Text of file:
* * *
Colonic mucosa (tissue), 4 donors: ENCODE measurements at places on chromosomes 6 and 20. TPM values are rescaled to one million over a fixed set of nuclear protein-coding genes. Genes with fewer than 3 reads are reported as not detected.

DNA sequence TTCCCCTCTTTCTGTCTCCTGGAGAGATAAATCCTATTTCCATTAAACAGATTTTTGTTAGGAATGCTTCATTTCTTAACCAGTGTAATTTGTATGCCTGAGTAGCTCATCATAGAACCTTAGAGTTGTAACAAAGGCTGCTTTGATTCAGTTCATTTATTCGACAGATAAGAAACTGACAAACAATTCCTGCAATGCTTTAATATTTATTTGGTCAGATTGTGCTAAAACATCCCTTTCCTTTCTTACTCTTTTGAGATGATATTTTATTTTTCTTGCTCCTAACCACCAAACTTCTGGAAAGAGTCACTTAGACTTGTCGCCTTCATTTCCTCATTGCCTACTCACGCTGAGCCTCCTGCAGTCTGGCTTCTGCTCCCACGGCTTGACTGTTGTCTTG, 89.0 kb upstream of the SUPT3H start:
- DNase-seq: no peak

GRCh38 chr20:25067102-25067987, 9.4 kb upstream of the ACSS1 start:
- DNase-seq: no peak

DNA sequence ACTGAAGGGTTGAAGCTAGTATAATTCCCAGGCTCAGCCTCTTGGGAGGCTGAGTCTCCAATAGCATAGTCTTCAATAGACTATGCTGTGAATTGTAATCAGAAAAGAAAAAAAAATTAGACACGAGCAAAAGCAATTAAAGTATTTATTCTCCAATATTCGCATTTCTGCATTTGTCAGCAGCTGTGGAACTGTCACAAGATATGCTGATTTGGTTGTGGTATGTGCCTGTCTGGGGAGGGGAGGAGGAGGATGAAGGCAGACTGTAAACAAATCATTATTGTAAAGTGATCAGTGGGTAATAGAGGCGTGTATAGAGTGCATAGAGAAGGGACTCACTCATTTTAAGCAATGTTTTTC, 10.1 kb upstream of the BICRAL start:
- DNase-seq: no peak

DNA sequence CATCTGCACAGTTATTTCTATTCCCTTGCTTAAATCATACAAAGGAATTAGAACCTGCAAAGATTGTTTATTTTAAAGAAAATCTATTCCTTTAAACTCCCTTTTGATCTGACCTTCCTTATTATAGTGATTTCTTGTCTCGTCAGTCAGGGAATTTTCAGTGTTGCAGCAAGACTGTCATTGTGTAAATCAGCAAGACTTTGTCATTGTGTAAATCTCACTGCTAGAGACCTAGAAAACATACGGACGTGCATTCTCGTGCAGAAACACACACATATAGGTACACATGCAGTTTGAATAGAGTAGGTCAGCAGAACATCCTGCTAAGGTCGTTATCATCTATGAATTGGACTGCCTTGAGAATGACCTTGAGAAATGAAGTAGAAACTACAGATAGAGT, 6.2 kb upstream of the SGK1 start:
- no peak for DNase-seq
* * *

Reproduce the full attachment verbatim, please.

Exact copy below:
Colonic mucosa (tissue), 4 donors: ENCODE measurements at places on chromosomes 6 and 20. TPM values are rescaled to one million over a fixed set of nuclear protein-coding genes. Genes with fewer than 3 reads are reported as not detected.

DNA sequence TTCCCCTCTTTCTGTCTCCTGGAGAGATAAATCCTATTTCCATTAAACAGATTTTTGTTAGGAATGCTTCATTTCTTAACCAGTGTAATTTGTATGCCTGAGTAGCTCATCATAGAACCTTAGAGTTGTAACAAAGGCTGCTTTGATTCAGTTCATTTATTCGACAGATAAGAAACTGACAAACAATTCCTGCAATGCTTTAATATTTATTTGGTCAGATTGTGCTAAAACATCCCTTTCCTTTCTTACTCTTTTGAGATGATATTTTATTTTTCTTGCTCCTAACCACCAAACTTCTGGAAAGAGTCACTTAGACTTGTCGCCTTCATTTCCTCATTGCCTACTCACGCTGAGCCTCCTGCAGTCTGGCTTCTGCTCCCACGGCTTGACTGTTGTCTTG, 89.0 kb upstream of the SUPT3H start:
- DNase-seq: no peak

GRCh38 chr20:25067102-25067987, 9.4 kb upstream of the ACSS1 start:
- DNase-seq: no peak

DNA sequence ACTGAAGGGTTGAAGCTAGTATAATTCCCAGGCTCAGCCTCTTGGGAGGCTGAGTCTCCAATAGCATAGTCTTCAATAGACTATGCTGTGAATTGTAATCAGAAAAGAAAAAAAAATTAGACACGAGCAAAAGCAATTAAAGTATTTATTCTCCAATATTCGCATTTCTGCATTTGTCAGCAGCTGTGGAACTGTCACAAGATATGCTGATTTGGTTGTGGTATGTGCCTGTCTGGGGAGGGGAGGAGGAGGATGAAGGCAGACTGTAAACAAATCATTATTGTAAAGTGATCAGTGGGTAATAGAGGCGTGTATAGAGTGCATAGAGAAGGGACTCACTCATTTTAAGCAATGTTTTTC, 10.1 kb upstream of the BICRAL start:
- DNase-seq: no peak

DNA sequence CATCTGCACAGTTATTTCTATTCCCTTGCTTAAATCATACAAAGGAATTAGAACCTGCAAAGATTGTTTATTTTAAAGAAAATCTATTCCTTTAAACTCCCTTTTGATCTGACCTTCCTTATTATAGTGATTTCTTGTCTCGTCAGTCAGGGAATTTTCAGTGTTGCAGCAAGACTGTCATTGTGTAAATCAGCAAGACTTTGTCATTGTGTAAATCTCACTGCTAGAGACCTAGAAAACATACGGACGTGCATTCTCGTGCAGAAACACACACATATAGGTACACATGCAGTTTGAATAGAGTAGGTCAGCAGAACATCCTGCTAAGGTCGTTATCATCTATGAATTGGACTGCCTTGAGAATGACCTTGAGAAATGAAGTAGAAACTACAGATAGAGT, 6.2 kb upstream of the SGK1 start:
- no peak for DNase-seq